Sunday, November 2, 2008

CCK08 - week 8 – Power, Control, Validity and Authority in Distributed Environments


The Fifth Estate — Through the Network (of Networks) .pdf

Network Logic: Who governs in an interconnected world? (.pdf) (this is a long paper/book. Skim sections that you find to be of interest) – edited by McCarthy H, Miller P & Skidmore P

Notes from readings:

The Fifth Estate — Through the Network (of Networks) .pdf – William H Dutton, University of Oxford

Fourth Estate – advent of the printing press, radio, television and other mass media created an independent institution in many nations – became known as the Fourth Estate = central to pluralist democratic processes.

Fifth Estate – new form of social accountability – enabled by growing use of Internet & ICTs

‘communicative power’ of ‘networked individuals’ is key

the Internet and related ICTs can play in ‘reconfiguring access’

The Internet and Web may be packed with material that is free, but they also contain much that is owned – trademarked, copyrighted, proprietary, licensed and more.

By enabling a huge range of people across the globe to reconfigure their access to information, people, services and technologies, the Internet and related ICTs have the potential to reshape the communicative power of individuals and groups in numerous ways. Of course, powerful actors and institutions – not only groups – can enhance their communicative power by strategically using the Internet. This is shown by the increasing influence of companies anchored in cyberspace, such as Google, and the growing online presence of traditional Fourth Estate media giants like News International or the BBC.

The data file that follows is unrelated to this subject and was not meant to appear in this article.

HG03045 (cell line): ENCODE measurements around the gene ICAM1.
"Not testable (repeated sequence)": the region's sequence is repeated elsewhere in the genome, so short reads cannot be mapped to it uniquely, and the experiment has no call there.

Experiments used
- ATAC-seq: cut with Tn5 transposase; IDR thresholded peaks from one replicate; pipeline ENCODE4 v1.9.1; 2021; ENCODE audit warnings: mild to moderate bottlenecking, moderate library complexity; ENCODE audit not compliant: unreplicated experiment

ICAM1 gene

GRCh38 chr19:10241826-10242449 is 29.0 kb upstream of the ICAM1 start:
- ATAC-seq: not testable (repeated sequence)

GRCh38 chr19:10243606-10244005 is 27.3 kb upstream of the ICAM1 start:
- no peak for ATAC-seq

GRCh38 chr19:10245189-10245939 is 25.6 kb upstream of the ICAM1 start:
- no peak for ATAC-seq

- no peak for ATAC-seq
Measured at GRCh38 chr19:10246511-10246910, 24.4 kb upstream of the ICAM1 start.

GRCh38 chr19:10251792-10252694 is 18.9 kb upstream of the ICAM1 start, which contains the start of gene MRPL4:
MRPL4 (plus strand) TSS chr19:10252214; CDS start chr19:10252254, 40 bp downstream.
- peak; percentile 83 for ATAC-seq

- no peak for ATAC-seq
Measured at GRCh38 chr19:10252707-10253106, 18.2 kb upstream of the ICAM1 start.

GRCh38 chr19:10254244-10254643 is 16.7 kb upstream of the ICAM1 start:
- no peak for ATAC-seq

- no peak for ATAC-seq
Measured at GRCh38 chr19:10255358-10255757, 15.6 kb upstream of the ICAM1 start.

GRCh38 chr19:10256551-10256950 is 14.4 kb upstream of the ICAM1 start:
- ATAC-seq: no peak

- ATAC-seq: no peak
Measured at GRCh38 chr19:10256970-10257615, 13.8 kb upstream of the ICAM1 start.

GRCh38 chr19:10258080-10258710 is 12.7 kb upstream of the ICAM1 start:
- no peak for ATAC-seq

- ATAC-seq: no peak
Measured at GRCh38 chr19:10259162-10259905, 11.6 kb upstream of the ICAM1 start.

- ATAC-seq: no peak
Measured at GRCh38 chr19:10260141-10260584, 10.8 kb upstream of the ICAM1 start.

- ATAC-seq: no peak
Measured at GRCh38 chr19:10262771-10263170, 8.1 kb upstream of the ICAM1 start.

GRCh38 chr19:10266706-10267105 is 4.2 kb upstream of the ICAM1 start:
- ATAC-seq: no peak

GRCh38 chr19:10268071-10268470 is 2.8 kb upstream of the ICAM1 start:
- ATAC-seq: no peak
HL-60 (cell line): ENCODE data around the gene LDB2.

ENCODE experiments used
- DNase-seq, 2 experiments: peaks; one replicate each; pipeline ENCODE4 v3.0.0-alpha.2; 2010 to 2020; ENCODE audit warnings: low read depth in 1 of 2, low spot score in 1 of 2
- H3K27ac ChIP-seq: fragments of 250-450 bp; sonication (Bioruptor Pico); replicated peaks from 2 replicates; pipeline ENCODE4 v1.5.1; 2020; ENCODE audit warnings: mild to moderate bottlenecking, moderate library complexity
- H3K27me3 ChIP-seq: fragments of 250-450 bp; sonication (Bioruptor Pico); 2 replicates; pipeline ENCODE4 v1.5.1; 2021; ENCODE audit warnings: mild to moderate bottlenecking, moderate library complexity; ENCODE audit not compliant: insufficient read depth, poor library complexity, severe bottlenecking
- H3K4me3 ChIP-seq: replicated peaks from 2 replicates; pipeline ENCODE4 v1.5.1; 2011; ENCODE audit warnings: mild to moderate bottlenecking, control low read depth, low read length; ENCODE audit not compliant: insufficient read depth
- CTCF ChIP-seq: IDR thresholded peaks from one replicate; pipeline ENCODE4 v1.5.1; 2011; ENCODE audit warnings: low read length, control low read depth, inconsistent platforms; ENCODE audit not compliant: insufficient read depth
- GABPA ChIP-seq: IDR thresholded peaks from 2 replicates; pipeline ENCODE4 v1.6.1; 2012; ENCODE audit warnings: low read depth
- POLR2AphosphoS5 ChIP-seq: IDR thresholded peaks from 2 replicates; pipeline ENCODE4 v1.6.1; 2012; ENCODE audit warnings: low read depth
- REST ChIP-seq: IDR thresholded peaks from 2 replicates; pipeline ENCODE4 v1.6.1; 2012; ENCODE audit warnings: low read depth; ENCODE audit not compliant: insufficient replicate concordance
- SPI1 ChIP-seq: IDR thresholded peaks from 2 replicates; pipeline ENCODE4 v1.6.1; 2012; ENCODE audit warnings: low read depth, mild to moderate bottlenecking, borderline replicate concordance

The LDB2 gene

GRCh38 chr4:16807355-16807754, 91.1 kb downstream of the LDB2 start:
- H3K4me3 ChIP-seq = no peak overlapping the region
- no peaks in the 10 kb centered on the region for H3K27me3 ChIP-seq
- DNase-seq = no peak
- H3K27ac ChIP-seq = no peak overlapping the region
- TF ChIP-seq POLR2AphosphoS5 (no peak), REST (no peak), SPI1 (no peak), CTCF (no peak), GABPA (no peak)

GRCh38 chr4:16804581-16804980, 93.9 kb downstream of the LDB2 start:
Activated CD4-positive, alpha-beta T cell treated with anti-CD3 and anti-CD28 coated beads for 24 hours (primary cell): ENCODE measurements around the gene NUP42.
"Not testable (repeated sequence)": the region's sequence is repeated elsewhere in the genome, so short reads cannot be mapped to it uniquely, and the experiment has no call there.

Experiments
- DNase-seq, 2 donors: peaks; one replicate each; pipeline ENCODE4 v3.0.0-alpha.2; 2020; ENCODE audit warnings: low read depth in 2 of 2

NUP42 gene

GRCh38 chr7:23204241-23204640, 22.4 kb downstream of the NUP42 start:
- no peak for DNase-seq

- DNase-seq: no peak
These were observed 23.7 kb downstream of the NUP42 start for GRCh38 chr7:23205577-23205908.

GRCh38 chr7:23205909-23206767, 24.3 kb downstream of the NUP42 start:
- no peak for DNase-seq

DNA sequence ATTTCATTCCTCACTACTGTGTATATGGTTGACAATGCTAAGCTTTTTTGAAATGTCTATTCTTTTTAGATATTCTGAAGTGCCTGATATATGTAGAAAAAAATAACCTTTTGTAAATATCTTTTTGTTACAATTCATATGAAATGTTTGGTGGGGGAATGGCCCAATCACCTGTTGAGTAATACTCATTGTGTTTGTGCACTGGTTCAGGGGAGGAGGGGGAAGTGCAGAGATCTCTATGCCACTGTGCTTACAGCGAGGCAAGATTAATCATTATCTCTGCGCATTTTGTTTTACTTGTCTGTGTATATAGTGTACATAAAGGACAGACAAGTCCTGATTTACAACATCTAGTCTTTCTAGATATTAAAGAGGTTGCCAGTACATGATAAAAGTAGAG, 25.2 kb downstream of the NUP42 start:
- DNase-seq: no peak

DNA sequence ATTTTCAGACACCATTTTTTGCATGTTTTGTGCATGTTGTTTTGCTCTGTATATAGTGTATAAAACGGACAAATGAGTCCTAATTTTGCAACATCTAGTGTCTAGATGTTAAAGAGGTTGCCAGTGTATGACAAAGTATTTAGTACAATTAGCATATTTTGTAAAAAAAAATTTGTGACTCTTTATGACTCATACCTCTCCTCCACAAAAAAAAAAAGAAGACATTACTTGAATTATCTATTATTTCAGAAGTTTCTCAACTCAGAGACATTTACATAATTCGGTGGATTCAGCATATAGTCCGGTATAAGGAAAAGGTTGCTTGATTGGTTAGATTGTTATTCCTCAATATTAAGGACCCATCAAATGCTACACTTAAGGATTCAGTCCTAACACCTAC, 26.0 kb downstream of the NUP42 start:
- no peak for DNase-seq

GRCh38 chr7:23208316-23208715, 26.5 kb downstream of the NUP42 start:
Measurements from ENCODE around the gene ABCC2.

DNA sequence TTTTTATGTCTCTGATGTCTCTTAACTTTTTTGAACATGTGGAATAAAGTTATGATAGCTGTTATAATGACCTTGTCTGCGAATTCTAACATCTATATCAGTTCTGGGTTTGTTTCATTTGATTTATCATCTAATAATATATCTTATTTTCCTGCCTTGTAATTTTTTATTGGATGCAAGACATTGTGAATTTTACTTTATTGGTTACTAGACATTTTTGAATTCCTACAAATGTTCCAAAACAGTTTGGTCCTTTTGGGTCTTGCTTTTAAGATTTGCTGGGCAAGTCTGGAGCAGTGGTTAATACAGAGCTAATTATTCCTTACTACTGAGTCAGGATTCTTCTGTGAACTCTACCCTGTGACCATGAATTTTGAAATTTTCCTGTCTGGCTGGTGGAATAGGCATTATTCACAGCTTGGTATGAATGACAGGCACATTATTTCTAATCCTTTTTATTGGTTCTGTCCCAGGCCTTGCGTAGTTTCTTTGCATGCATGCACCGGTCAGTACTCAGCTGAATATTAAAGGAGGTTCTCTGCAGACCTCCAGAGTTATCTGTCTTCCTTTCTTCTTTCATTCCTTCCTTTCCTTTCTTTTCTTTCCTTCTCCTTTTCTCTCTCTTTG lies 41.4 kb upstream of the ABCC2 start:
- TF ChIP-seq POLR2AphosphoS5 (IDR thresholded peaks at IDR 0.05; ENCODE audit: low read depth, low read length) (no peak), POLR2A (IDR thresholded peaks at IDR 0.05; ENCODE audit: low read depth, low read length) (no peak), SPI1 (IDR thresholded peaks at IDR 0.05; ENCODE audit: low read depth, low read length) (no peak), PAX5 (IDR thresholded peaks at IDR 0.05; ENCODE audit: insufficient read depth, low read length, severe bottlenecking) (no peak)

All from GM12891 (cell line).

the access divide, the economic ‘haves’ get more access to the Internet than the have-nots. This underpins concerns that the Internet reinforces socio-economic inequalities in society.

‘digital choices’ about whether or not to use the Internet also comes into play - many people choose not to use it - individuals who do not find the motivation to go online when they could.

Internet has already achieved a critical mass, enabling networked individuals to become a significant force even though there are continuing digital divides. 

beyond its mere diffusion the Internet is becoming a critical infrastructure of everyday life.

educated individuals are relatively more sceptical, but the most distrustful are those individuals who have never used the Internet. This leads us to call the Internet an ‘experience’ technology.41 As experience online continues to build, more users are therefore likely to develop such a learned trust in the Internet.

I will argue, the Internet is crucially enabling individuals to network in new ways that reconfigure and enhance their communicative power – as a type of Fifth Estate.

users of the Internet and Web will choose to access only a narrow spectrum related to what most interests them. In the words of Cass Sunstein44, users are ‘cocooning’ themselves, creating ‘echo chambers’ in which their own personal prejudices will be reinforced rather than challenged.